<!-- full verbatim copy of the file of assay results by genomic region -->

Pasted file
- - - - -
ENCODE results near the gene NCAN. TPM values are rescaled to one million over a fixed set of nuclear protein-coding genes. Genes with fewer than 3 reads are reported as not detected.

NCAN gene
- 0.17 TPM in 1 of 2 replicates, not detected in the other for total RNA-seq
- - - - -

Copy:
ENCODE results near the gene NCAN. TPM values are rescaled to one million over a fixed set of nuclear protein-coding genes. Genes with fewer than 3 reads are reported as not detected.

NCAN gene
- 0.17 TPM in 1 of 2 replicates, not detected in the other for total RNA-seq